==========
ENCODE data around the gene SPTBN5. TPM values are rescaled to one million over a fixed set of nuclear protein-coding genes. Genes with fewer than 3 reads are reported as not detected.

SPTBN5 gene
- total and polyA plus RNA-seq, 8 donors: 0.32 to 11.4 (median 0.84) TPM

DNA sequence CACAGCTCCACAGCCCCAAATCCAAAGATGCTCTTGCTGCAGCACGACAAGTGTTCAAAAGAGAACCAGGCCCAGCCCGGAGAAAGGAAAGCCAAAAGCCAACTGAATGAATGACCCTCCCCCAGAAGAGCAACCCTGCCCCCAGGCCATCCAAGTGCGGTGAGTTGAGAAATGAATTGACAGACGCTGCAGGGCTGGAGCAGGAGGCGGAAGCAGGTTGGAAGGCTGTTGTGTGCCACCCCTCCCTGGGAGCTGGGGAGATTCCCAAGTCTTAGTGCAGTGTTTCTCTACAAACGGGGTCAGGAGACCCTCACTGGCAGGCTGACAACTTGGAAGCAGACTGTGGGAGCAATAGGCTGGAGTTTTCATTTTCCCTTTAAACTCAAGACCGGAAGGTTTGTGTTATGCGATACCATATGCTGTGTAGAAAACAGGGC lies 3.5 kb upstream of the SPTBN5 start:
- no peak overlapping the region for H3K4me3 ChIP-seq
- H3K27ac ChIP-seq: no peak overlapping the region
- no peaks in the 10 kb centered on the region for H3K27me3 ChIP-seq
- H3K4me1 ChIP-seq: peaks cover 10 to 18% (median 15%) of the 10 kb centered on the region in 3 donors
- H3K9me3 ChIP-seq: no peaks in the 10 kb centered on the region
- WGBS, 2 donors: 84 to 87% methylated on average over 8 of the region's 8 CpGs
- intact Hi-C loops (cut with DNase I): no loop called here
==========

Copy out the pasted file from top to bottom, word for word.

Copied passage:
ENCODE data around the gene SPTBN5. TPM values are rescaled to one million over a fixed set of nuclear protein-coding genes. Genes with fewer than 3 reads are reported as not detected.

SPTBN5 gene
- total and polyA plus RNA-seq, 8 donors: 0.32 to 11.4 (median 0.84) TPM

DNA sequence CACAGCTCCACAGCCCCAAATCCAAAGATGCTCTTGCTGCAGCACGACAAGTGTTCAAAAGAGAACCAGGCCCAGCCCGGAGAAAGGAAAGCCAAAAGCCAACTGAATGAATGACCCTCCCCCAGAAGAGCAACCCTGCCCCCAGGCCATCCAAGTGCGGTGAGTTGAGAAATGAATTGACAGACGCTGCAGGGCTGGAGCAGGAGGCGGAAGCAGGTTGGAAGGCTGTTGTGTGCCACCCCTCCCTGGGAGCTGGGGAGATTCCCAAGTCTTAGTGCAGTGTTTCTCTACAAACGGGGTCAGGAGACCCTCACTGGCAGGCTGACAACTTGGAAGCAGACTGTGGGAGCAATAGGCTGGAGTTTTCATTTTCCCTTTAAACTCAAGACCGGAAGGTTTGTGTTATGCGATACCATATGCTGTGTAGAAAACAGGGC lies 3.5 kb upstream of the SPTBN5 start:
- no peak overlapping the region for H3K4me3 ChIP-seq
- H3K27ac ChIP-seq: no peak overlapping the region
- no peaks in the 10 kb centered on the region for H3K27me3 ChIP-seq
- H3K4me1 ChIP-seq: peaks cover 10 to 18% (median 15%) of the 10 kb centered on the region in 3 donors
- H3K9me3 ChIP-seq: no peaks in the 10 kb centered on the region
- WGBS, 2 donors: 84 to 87% methylated on average over 8 of the region's 8 CpGs
- intact Hi-C loops (cut with DNase I): no loop called here